“Surprisingly, we found that the iPrEx participants didn’t have to adhere perfectly to the drug regimen to reap Truvada’s benefits,” said Dr. Grant. “Even in those patients who didn’t adhere perfectly, their risk of contracting HIV still dropped by more than 90%—offering a high level of protection against the virus.”
This study is the first to establish an objective, quantitative method that estimates drug concentration levels and then correlates those levels with the drug’s effectiveness at preventing transmission. These results could open the door to the exploration of ways to make dosing less costly, more convenient, and more adaptable to people’s habits.
“Our immediate next step, however, is to take the methods we’ve developed and create simple yet powerful tools that can measure drug adherence to help doctors monitor how well Truvada is working in their patients,” said Dr. Anderson. “Yet until these and other efficacy studies of alternative dosing strategies have been completed, the only regimen that should be used in clinical practice is the FDA approved one: one Truvada each day.”
“Patients should still take one pill a day to achieve the best results, and we encourage people to explore multiple methods to prevent HIV—such as regular condom use, early treatment of HIV infection in partners, good communication, and male circumcision,” Dr. Grant said. “We hope that our findings lead to more effective use of prevention tools that finally squash the HIV/AIDS epidemic.”
Just as they did for men who have sex with men, the CDC has now issued interim guidelines for the use of Truvada for pre-exposure prophylaxis (PrEP) for heterosexuals who wish to prevent HIV infection.
Read the press release: www.cdc.gov/nchhstp/newsroom/2012/PrEP-HeterosexualGuidance-PressRelease.html.
The Common Patient Assistance Program Application (CPAPA), announced by Health and Human Services (HHS) Secretary Kathleen Sebelius at the International AIDS Conference in July, went into effect on September 12 and is now available at hab.hrsa.gov/patientassistance/index.html.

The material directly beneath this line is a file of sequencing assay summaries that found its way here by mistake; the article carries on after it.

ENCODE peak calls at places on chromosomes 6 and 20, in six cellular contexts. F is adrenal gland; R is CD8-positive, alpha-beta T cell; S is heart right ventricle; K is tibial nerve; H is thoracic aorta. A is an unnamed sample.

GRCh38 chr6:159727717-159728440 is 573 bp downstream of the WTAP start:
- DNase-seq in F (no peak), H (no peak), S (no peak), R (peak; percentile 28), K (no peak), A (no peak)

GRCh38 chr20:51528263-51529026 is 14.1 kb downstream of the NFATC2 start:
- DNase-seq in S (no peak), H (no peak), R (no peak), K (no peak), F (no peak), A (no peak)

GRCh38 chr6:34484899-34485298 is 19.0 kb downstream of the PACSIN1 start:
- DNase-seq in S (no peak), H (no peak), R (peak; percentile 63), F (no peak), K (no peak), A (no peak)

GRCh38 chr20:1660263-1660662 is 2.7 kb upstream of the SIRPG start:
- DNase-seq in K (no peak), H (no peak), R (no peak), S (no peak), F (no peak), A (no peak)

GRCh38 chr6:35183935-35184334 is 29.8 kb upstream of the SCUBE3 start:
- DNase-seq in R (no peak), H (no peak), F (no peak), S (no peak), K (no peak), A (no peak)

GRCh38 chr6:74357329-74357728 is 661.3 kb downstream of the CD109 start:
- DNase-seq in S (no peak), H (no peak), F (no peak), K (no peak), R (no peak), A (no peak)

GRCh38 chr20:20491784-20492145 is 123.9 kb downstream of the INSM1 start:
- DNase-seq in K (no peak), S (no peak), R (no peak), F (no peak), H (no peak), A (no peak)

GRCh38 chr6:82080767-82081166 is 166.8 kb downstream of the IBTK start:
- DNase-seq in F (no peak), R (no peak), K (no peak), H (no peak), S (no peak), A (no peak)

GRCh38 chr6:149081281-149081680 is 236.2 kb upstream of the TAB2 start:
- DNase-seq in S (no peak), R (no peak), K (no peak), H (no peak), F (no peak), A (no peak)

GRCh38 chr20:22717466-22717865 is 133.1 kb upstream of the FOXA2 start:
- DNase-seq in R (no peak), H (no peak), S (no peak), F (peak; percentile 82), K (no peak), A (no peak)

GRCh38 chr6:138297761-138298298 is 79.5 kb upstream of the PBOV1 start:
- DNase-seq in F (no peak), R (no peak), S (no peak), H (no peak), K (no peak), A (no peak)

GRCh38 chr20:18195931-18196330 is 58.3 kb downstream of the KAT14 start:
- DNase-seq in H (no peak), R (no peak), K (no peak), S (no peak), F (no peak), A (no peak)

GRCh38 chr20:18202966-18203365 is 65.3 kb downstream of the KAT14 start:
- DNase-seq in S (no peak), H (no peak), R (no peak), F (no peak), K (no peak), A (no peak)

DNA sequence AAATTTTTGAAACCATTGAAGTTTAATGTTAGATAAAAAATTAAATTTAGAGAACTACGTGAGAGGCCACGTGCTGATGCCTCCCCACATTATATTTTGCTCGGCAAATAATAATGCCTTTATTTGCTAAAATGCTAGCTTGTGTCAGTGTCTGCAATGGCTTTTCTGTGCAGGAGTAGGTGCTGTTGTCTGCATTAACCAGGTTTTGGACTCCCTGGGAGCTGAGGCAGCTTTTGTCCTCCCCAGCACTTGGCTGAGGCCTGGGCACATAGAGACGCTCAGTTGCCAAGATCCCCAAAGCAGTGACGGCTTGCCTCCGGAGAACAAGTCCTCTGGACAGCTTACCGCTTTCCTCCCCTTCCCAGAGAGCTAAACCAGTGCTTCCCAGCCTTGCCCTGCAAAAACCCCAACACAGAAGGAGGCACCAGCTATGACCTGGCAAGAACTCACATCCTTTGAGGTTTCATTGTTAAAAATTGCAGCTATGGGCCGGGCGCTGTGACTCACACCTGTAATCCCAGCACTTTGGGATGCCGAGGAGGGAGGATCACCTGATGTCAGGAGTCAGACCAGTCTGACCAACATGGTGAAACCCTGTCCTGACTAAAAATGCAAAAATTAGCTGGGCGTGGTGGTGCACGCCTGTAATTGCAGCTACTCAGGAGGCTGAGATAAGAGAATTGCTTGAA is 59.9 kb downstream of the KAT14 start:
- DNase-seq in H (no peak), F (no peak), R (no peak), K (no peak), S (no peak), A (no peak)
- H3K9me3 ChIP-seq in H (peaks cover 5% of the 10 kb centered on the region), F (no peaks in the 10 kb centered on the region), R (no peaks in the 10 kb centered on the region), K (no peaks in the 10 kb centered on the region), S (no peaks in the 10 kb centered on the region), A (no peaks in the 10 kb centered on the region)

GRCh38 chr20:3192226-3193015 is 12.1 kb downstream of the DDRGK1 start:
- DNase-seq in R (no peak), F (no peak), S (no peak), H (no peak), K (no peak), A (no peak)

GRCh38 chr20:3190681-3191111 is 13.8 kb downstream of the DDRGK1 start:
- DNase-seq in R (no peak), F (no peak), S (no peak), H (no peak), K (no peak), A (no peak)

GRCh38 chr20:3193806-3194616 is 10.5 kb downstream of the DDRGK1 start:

This single common application allows uninsured individuals living with HIV and/or their providers/caregivers to use one application to apply for multiple patient assistance programs (PAPs).
HHS, working collaboratively with the National Alliance of State and Territorial AIDS Directors (NASTAD) through a cooperative agreement with the Health Resources & Services Administration’s (HRSA) HIV/AIDS Bureau, seven pharmaceutical companies, and key community stakeholders, took the lead in developing the application form. The form collects the necessary information required by all seven companies’ PAPs. Company PAPs that will now accept the common application form include: Abbott Laboratories, Boehringer Ingelheim, Bristol-Myers Squibb, Gilead Sciences, Inc., Johnson & Johnson (Janssen Therapeutics), Merck, and ViiV Healthcare.
The Foundation for AIDS Research (amfAR) announced in September the awarding of three new grants to research teams as part of the Foundation’s two-year-old amfAR Research Consortium on HIV Eradication (ARCHE).
One of the grants will go to Dr. Timothy Henrich of Brigham and Women’s Hospital in Boston to determine which elements of the “Berlin patient’s” treatment were critical to his cure—findings that may guide attempts at designing a cure that could be applied more widely.